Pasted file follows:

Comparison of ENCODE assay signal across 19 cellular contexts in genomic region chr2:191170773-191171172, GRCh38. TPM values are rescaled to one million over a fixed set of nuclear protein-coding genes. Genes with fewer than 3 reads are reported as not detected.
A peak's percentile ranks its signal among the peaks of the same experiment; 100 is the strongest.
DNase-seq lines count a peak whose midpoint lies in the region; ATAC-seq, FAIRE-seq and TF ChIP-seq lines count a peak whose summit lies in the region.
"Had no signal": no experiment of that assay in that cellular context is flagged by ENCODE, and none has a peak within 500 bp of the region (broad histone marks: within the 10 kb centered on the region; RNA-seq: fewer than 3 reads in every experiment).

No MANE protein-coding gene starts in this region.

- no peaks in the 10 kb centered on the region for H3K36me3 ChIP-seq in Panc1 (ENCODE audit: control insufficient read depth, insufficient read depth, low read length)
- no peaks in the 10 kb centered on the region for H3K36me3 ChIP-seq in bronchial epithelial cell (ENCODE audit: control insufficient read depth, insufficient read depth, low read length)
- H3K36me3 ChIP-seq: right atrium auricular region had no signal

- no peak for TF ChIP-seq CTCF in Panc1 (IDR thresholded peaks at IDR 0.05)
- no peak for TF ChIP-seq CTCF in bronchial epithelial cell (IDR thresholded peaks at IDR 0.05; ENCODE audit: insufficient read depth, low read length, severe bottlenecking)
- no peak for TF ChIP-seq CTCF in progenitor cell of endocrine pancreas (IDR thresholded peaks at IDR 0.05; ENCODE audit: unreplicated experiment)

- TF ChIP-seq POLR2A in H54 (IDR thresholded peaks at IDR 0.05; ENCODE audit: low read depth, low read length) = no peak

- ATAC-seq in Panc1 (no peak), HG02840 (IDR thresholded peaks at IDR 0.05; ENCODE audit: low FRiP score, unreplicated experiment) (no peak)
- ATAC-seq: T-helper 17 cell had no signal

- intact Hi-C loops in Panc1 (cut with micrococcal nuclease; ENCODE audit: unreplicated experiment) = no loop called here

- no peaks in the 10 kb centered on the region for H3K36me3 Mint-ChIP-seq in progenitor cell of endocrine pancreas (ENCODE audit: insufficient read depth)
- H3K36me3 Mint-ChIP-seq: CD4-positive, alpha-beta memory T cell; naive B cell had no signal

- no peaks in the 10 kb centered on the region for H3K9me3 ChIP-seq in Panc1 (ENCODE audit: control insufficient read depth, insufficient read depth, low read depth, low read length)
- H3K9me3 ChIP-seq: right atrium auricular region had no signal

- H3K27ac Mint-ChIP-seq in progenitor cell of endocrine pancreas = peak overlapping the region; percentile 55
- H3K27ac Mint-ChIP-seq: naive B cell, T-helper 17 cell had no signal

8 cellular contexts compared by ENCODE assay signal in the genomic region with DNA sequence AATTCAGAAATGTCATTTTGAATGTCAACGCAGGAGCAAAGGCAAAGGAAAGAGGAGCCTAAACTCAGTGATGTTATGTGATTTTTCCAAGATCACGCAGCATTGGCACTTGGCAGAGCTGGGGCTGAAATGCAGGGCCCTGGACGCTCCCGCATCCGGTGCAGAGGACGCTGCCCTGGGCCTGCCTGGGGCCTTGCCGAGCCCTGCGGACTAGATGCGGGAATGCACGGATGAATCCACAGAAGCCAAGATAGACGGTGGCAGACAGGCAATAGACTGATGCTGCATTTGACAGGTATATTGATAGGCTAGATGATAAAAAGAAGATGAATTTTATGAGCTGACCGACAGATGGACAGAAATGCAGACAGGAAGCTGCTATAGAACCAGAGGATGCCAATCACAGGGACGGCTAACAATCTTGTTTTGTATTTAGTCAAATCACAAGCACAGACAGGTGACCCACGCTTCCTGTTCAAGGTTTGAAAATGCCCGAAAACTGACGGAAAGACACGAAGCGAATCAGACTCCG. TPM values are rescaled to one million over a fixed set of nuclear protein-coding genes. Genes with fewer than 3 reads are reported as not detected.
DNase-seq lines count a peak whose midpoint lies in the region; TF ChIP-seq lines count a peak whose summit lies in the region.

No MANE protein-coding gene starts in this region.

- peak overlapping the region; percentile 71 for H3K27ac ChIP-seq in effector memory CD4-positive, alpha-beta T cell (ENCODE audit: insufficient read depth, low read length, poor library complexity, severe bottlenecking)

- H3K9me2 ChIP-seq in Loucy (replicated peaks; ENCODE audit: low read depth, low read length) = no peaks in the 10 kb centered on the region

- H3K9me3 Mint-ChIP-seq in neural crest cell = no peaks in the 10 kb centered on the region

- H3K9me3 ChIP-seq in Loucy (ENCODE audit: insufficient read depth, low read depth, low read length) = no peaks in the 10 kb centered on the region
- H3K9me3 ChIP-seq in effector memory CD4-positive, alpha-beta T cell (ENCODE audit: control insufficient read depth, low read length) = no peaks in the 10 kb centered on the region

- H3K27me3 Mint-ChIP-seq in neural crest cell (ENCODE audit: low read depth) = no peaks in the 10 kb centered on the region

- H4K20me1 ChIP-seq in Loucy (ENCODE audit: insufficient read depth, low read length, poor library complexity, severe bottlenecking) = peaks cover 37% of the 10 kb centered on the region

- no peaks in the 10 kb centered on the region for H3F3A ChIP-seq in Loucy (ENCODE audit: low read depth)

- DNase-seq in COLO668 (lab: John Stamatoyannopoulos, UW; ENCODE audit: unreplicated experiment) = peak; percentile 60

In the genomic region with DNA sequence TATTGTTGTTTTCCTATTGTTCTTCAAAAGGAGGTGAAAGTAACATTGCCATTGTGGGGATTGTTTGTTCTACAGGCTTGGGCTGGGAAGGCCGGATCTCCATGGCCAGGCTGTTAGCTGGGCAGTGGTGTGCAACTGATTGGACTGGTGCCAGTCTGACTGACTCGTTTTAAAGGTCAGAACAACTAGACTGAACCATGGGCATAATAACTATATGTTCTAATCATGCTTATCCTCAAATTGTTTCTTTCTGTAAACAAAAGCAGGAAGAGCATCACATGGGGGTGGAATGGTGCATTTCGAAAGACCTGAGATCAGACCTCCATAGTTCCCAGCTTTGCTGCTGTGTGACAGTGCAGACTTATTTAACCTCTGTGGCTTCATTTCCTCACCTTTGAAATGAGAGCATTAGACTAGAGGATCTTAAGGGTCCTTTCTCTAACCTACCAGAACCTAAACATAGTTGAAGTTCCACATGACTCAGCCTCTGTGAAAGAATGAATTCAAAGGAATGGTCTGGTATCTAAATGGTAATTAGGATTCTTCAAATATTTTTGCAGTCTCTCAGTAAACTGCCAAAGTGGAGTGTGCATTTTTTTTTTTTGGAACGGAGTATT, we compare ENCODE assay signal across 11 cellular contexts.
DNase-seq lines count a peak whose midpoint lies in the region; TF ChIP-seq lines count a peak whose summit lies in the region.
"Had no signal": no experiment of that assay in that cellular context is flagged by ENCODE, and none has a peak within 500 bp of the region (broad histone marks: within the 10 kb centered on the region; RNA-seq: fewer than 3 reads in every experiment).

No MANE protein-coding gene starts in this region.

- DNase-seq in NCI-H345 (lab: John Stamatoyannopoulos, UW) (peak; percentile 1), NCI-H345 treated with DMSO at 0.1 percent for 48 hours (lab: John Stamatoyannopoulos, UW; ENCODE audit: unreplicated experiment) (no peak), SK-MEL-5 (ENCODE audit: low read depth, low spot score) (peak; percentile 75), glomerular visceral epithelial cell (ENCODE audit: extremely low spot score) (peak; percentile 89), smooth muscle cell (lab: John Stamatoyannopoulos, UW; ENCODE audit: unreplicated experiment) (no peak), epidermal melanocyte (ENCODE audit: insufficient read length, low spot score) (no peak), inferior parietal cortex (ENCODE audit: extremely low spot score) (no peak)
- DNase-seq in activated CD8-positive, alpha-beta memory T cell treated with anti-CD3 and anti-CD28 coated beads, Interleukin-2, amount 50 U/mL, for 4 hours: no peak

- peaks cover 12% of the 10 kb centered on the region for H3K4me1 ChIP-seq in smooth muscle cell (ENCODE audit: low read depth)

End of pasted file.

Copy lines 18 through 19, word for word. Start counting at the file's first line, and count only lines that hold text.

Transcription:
- no peaks in the 10 kb centered on the region for H3K9me3 ChIP-seq in Panc1 (ENCODE audit: control insufficient read depth, insufficient read depth, low read depth, low read length)
- H3K9me3 ChIP-seq: right atrium auricular region had no signal